CD-ROM may be a new venue for Pete Townshend, but it’s not as if the British rock legend hadn’t anticipated the technology more than 20 years ago, when Bill Gates was barely out of adolescence and five-inch silver discs were meant for holding scones and crumpets for afternoon tea.
Back in the ’70s, the Who songwriter-guitarist says he — along with fellow visionary musicians Brian Eno and Todd Rundgren — thought about merging rock with some as-yet-undefined interactive medium. What’s more, he says, while agonizing over Lifehouse — an abortive early ’70s experiment in audience participation, songs from which eventually appeared on the classic album Who’s Next — he devised ”four or five specific compositional systems requiring computers. The only thing missing was the computers.”
Well, Townshend finally has his computers, and the result is Pete Townshend Presents Tommy: The Interactive Adventure, an encyclopedic CD-ROM on his renowned rock opera about a ”deaf, dumb, and blind kid” who becomes a pinball-playing cult figure (due in April from Interplay). Spawned by intense discussions with John Hart, producer of the Broadway version of Tommy, the disc features a virtual arcade of Tommy arcana. There’s factual, left-brain material: samples, annotations, and comparisons of every Tommy incarnation, including the original 1969 double album and the 1975 Ken Russell movie. Then there’s dreamy, right-brain eye and ear candy: gorgeous visual collages that accompany the songs. And finally there’s just plain brainy stuff: snatches from demo tapes and interviews with the 50-year-old composer himself as well as band mates John Entwistle and Roger Daltrey. Though the disc includes no complete songs, it should have Who fans tilting their pinball machines in glee.
But apparently not Townshend, who has reservations about the final product. ”It certainly hasn’t set me alight,” he sighs. ”It doesn’t seem very relevant to what I do. But f— it — if I wasn’t going to be there [to help put it together], I’d be upset about that, too.” This reaction is hardly surprising, considering Townshend’s history with the new, much-hyped medium. ”Most of the time,” he says, ”I’ve been a fairly disappointed user of CD-ROM” — including discs from some high-profile fellow musicians he diplomatically refuses to name. ”Going into this project I was sanguine in the British sense, not skeptical or imperious or disdainful. I had to persuade myself to be as open-minded as possible.”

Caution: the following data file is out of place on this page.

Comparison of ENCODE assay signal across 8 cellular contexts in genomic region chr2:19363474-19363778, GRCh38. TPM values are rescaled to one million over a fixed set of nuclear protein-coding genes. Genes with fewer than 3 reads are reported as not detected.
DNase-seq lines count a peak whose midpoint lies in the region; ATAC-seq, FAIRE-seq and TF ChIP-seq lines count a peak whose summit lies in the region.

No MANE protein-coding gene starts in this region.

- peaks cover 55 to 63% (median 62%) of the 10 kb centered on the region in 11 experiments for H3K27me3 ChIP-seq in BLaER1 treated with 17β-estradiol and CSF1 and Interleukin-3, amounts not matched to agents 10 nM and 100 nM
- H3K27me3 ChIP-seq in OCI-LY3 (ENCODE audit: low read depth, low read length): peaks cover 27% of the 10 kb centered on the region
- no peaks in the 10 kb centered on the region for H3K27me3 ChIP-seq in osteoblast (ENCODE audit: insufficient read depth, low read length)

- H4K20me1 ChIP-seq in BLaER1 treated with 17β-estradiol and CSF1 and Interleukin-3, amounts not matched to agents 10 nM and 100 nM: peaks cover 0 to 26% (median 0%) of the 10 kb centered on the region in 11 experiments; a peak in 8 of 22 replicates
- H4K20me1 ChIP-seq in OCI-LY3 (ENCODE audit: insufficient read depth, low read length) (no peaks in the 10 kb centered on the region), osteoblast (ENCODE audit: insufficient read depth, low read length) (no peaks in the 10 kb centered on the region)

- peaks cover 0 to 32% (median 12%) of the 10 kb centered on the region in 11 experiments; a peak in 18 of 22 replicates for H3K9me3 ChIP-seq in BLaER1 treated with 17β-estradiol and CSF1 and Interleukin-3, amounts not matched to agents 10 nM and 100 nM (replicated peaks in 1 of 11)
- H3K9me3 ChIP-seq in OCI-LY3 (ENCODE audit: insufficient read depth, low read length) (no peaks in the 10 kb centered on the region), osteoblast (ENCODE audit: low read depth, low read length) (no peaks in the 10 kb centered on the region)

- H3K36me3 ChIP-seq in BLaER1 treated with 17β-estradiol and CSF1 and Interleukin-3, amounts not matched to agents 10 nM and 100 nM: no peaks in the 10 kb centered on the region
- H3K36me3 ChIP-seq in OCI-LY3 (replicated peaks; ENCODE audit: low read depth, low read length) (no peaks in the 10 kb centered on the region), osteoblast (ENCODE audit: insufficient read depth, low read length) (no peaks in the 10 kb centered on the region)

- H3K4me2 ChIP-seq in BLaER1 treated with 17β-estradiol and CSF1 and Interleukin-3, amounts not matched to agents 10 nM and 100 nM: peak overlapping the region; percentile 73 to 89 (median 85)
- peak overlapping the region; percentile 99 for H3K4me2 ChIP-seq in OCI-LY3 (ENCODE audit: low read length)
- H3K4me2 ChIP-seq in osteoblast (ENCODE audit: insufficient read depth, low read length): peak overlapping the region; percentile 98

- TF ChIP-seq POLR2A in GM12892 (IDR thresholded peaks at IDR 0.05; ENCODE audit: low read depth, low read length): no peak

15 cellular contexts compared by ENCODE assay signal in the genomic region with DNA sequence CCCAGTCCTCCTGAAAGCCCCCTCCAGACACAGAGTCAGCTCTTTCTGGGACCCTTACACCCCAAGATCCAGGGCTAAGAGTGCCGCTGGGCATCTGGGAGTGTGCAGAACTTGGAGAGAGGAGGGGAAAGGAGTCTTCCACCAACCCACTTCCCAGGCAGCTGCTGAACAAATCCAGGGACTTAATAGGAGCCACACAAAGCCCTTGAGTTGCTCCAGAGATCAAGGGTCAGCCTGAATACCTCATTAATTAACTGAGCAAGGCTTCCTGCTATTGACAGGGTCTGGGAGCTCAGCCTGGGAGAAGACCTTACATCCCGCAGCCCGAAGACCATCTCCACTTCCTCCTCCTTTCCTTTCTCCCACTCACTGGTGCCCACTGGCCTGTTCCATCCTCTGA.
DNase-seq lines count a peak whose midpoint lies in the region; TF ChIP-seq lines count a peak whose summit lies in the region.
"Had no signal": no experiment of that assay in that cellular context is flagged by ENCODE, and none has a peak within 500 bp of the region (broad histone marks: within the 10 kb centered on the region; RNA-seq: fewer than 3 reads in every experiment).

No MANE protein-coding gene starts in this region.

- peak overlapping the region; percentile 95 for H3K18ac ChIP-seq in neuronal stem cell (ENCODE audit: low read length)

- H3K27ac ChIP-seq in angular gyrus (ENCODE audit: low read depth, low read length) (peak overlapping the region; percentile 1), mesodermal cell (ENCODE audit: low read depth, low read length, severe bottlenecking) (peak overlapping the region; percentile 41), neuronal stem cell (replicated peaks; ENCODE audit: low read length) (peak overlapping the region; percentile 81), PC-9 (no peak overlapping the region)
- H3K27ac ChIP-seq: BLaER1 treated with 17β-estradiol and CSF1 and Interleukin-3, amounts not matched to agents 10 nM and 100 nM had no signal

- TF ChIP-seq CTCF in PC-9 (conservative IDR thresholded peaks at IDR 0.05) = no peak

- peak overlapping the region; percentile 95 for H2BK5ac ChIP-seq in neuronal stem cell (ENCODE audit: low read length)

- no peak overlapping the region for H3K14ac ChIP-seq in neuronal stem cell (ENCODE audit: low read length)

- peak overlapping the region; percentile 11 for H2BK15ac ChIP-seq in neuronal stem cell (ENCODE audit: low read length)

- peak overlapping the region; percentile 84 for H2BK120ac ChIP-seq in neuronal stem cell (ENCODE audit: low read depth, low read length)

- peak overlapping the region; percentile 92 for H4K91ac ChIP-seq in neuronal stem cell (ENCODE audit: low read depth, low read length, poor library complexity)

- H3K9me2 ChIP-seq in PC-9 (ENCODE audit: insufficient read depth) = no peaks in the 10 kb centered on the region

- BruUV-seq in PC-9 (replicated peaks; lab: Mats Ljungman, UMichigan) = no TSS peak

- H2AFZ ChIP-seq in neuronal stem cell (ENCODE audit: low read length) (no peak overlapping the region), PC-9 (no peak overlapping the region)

But even as a sanguine, computer-conversant musician, he says he was irked by the collision of technical and aesthetic sensibilities in the production process. ”[Programmers] are living in a different kind of brain space than the user,” he says. ”It’s an agonizing and wearying process, like trying to drive a car and build a car at the same time.”
Thirty years in the music industry have prepared Tommy CD-ROM producer Brian Christian (sound engineer for Pink Floyd’s The Wall) for dealing with unsatisfied artists. ”They’re never happy,” he says, ”and if they were it would be a scary thing.” But he understands Townshend’s frustration with CD-ROM production, which is much more complicated than that of CDs. Says Christian, ”He was absolutely wonderful and cooperative, but he doesn’t know how to design a program.”